There is nothing like a shop-bought sandwich to celebrate solving a major structural problem. Is it a really rather nice Provencale cheese ? It is not. Is it between two slices of a decent little local artisan sourdough ? It is not. It is crap chicken, ham & mayonnaise on white sliced, and it is packed in one of those complicated triangular boxes which demonstrate just how far our culture has left behind its pathetic late 1940s forbears, who had nothing worth having in their life experience of total disentitlement & the raw misery of not being able to own three cars & a really serious phone. It is, in short, a proper 1980s sandwich. It is a pivotal index of choice in action. It is deep fill. It makes no nutritional sense, it makes no aesthetic sense, it makes no environmental sense, it makes no political sense; but you could eat it all day with a mug of tea. Are you going to follow it with a Sainsbury’s chocolate flavoured caramel slice (another clear measure of how far we’ve come & what we stand to lose should Bevanism chance to re-emerge & force us into a terrifying negative growth Anne Widdicombe dance parody of East Germany in 1947) ?

You are.

Listening to: The Go!Team, Thunder, Lightning, Strike –especially “Get it together” & “Everyone’s a VIP to someone”. Sending: best wishes & support to everyone in the UCL occupation, & indeed all those other undersung occupations everywhere, & especially, very, very good luck tomorrow.

the soft kettle

What we experience when we try to push against things is a flabby absorptivity. Everyone, from the government to business to the media, soft kettles us; we soft kettle ourselves.

Hard kettling is the sadistically ironic punishment of people who felt trapped enough to demonstrate in the first place; it says, “If you complain that you are restrained by our wonderful democracy here, we will only restrain you more & harder. That will teach you.” It makes material the soft boundaries by which the demonstrator has already been traumatised.

Soft kettling is really quite hard to fight. It comes from the left (or what’s left of it) as well as from the right and centre. Writers like Benjamin Barber sold a core message which went, essentially: “Things are fucked but when we say that we must be careful not to offend anybody, or actually catch their attention.” Any pushing anyone does now is always going to be described, by someone in the soft kettle walls, as a “thoughtless”, “juvenile” or “irresponsible” step.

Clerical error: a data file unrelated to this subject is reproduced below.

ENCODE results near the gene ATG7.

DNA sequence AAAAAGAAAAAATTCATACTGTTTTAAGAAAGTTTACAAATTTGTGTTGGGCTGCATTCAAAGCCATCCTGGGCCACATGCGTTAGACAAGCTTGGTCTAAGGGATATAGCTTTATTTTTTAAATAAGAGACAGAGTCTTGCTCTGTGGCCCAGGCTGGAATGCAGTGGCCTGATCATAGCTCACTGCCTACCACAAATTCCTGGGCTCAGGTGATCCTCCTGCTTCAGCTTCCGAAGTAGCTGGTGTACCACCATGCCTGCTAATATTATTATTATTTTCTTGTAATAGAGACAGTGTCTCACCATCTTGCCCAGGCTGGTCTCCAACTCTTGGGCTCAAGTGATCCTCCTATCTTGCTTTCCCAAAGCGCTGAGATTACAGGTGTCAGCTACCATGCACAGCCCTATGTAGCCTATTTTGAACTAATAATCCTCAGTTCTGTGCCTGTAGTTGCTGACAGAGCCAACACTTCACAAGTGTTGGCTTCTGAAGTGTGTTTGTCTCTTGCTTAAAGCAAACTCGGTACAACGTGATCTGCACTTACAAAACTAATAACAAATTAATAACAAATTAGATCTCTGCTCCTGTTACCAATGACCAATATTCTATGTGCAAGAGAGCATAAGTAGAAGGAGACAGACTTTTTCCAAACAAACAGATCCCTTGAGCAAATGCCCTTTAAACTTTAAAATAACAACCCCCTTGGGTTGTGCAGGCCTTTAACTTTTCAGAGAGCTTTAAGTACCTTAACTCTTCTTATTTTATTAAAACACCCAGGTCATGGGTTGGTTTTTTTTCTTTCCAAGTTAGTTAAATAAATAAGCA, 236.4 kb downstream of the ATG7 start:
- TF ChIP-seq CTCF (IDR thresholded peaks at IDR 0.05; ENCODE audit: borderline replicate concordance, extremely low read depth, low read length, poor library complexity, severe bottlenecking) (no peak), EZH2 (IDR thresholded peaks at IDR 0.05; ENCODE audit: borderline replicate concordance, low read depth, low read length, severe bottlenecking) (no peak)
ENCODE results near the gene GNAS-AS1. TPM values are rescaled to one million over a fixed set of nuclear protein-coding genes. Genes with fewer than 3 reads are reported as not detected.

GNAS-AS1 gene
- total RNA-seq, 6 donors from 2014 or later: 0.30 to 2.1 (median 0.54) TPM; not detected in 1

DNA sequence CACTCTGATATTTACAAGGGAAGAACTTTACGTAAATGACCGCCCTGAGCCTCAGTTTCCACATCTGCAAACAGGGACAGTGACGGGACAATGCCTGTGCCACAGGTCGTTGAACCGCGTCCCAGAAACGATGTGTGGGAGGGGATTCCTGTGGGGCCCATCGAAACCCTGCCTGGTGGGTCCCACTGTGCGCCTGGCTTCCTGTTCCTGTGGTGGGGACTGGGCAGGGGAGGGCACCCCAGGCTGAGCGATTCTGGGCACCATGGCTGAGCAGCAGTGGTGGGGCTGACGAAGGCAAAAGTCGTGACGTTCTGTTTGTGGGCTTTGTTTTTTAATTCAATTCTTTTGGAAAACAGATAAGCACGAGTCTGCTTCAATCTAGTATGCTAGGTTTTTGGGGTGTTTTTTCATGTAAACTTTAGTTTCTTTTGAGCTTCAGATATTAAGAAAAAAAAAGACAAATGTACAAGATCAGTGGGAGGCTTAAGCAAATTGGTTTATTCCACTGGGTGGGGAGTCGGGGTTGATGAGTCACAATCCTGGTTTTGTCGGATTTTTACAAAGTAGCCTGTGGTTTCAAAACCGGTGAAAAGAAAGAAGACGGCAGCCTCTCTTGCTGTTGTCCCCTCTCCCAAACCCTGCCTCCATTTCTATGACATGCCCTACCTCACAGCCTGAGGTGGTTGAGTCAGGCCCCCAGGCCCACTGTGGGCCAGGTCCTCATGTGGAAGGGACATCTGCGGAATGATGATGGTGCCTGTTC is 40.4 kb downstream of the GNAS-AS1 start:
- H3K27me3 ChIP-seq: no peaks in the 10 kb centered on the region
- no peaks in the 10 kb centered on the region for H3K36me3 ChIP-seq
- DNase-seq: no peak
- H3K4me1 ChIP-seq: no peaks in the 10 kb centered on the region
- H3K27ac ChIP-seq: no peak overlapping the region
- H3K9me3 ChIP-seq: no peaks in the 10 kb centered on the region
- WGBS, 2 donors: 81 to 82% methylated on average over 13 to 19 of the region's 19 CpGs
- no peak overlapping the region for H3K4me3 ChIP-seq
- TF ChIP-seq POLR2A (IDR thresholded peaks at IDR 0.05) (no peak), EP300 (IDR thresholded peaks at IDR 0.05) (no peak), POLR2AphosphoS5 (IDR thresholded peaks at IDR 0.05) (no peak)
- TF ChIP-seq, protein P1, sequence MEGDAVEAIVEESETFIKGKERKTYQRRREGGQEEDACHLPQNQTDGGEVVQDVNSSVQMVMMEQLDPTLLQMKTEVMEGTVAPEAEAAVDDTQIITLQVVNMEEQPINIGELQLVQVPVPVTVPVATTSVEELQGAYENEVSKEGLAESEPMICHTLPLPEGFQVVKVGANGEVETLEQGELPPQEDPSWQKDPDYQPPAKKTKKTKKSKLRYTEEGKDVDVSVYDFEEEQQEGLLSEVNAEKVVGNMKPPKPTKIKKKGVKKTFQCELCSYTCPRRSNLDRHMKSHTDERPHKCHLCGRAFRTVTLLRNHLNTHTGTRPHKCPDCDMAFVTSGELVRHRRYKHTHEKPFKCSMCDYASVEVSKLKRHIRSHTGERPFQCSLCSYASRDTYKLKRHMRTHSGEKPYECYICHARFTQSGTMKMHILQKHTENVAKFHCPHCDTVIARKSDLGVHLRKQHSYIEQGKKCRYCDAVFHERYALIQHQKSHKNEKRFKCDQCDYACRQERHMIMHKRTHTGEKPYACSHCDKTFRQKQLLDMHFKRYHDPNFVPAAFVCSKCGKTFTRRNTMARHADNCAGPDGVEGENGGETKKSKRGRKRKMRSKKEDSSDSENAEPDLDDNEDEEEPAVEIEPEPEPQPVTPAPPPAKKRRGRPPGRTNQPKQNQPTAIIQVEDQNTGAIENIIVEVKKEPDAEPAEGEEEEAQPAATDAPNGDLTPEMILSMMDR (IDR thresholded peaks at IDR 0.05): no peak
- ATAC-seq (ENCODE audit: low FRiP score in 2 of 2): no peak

That’s the beauty of the guilt & confusion they make you feel as they encourage you to stand here, day after day, for the rest of your life, ringed by legal, fiscal, moral & media instruments, crushed up against the next person, who’s as desperate for a piss–as desperate for a life–as you.

You have to get out of the soft kettle before you can do anything at all, even speak about this stuff.

Neocons, neoliberals, Reaganites & Thatcherites stole the concept of radicalism and attached it to their own retrospective program. That enabled them to call actual radicalism “backward-looking”. They think they got away with this linguistic theft & accompanying concept-shift, & until now, they did.

One of the strongest parts of the soft kettle wall is the whispering neoliberal voice, “Don’t you know that the world has changed ? Don’t you know that change is always final and after it nothing can change again, so that if you don’t live in the new world you can only revert to the bad old ways ? Do you really want that ? Is that what you really want ? The bad old ways ?”

As if the thirty-year attempt to get revenge on the New Deal & reinstate the labour practices of the 1920s wasn’t in itself a return to some genuinely bad old ways.

By describing any action (except the action of willingly standing in a hard kettle for eight hours then being allowed to go home) as a kind of violence, they swaddle the possibility of change.

But nothing is ever fixed. Care enough, push hard enough, laugh hard enough, get your arse in gear, & you can cause as much further change as you want. Cultural kettling, soft kettling–along with the odd bit of hard kettling when necessary–is designed to make sure you never understand that.

driven to distraction

You can just hear Dave’s people ringing the Palace, can’t you, “What we really need now is the biggest, most tribal, most simple-minded psychodrama to take their minds off it all & get them pulling together. ‘Terrorism’ won’t be enough this time. It needs to be something like, oh I don’t know…”